Aging is not easy. It can take a toll on your health and your wallet. Both home care and nursing home care are very expensive. It is not necessary to spend your entire savings, or worse, sell your home, just…
When a person dies, his or her estate may need to go through probate. If the decedent leaves a will directing how his or her property should be distributed after death, the will must be submitted to the probate court so…
When a person dies, his or her estate may need to go through probate. If the decedent leaves a will directing how his or her property should be distributed after death, the will must be submitted to the probate court so that it can be approved as a valid document. During this process, all of the parties that have the legal right to notice will be informed of this proceeding. This will give them a chance to accept or object to the approval of the will.
It’s a common mistake for people to assume that after creating a trust, their work is done. If your assets are not properly titled to the name of the trust, a whole host of issues can arise when the time comes for trust to be administered. What’s worse is that the purpose for creating the trust could be defeated by failing to properly fund the trust.
Recently, we resolved a case regarding a Medicaid nursing home application for a 62-year-old woman, Jane, who suffered a severe stroke in 2011. A healthy woman otherwise, Jane had no health issues prior to suffering the stroke. Unfortunately, she also had no advance directives (health care proxy or durable power of attorney).
Estate Planning and an Ironman event…what does one have to do with the other you ask? EVERYTHING!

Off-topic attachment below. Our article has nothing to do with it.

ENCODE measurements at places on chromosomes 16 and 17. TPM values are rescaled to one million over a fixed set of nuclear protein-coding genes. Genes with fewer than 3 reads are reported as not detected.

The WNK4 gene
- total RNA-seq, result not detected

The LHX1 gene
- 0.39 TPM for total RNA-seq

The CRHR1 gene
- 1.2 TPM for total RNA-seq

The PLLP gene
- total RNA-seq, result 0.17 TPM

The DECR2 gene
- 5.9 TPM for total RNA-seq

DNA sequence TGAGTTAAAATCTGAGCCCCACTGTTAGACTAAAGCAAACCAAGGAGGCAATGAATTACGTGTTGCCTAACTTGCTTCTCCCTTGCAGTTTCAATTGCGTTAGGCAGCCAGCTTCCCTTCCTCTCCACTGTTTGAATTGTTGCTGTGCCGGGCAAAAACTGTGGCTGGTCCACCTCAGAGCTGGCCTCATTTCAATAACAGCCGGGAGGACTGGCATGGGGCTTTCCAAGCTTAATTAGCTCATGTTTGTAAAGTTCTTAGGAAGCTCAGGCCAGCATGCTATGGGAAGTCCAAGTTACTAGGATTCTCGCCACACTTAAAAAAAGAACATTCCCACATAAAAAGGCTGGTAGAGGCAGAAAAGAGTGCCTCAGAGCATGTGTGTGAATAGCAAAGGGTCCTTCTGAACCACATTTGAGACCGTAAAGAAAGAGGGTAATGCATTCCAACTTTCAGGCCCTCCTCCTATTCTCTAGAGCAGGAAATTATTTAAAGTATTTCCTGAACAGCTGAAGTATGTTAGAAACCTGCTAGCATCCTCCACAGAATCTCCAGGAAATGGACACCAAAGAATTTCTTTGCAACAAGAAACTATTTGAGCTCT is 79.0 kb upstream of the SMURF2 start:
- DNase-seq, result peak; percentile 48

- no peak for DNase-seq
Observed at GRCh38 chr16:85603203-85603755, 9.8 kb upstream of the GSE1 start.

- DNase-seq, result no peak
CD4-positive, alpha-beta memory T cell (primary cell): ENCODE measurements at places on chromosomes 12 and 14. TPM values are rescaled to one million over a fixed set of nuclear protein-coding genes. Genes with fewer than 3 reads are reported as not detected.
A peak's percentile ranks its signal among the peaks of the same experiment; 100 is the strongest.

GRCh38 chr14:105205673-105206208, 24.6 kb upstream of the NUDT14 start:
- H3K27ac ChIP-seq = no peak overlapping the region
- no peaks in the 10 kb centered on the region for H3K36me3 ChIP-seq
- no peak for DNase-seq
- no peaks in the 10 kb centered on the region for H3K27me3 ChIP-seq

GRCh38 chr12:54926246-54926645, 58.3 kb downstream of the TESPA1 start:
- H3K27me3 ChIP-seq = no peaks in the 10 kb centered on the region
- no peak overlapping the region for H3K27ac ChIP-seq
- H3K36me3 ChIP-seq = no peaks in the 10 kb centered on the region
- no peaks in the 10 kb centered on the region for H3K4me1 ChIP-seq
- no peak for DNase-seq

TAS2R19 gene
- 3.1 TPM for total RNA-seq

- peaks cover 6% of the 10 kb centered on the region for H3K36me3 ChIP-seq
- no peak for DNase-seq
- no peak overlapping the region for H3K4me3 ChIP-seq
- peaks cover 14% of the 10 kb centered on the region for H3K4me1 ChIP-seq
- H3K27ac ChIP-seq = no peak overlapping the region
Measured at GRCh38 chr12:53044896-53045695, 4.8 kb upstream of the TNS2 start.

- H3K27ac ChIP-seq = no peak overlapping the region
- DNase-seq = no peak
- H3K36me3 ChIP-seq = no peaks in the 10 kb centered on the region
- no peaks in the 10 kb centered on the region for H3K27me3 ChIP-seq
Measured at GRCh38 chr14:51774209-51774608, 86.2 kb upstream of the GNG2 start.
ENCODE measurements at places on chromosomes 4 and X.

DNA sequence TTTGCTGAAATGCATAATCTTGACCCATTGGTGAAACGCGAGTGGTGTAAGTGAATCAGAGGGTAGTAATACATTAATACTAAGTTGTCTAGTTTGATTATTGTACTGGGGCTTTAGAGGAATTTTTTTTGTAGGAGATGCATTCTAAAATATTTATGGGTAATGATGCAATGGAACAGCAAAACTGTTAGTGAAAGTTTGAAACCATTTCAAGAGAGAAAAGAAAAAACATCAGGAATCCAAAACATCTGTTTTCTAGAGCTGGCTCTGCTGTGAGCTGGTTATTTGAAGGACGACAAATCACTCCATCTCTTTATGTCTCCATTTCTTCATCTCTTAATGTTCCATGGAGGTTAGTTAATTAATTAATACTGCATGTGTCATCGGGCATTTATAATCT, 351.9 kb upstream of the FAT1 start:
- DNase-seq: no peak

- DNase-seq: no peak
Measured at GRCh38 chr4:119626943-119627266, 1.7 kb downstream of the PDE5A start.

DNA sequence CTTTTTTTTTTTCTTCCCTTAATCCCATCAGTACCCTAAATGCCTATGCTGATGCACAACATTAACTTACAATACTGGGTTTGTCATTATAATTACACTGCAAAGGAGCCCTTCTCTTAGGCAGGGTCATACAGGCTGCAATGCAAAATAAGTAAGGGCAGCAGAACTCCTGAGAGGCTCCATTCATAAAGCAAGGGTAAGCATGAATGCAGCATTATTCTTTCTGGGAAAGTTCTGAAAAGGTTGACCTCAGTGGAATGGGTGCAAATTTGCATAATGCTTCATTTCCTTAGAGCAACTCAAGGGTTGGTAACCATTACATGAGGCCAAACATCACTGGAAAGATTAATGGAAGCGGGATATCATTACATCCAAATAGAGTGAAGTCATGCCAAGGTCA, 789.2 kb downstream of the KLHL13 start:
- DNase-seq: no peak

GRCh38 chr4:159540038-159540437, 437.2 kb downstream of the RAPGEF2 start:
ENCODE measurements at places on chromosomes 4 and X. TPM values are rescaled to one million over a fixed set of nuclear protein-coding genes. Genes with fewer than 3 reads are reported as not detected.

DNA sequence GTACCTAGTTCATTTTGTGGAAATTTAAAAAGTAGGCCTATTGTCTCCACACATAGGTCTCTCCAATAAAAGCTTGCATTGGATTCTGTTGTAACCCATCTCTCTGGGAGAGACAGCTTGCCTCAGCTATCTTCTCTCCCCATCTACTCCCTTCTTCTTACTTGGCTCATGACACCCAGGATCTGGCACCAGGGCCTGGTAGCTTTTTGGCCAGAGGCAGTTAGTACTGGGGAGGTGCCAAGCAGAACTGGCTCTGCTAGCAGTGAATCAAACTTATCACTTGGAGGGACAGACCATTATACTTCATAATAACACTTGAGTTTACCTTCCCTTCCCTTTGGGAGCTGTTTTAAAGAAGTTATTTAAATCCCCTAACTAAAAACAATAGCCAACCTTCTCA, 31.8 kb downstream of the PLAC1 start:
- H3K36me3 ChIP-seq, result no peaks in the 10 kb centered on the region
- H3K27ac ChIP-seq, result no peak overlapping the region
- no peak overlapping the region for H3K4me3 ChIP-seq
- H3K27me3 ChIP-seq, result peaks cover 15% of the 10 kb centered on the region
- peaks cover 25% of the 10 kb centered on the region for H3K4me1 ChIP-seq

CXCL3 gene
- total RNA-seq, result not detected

As a proud wife of a first-time Ironman and an elder law attorney, I can explain.
Step 1: Hire a Coach
- Most first-time Ironmen striving to cross that finish line after 140.6 miles of swimming, biking and running need direction on how to build up their endurance for such a long race.
- Most people doing estate planning for the first time need a plan to protect their assets. Elder law attorneys know what needs to be done to protect your assets from your future long-term care costs.
It is important to understand the ownership of assets such as bank accounts, investments, retirement accounts, CDs and life insurance policies.
When a new client meets with an estate planning attorney, the first few questions the attorney will ask are:
- What type of accounts are owned?
- Are they owned individually or jointly?
- Is there a beneficiary?
Everyone has their niche.
Financial advisors have a certain field of expertise, and most are very good at what they do. However, when it comes to elder law, Medicaid and estate planning, there is no substitute for sound legal advice.
A retiree originally made an appointment with a law firm specializing in estate planning and elder law – but, a family friend was a financial advisor. He decided to work with his friend and canceled his appointment with the law firm.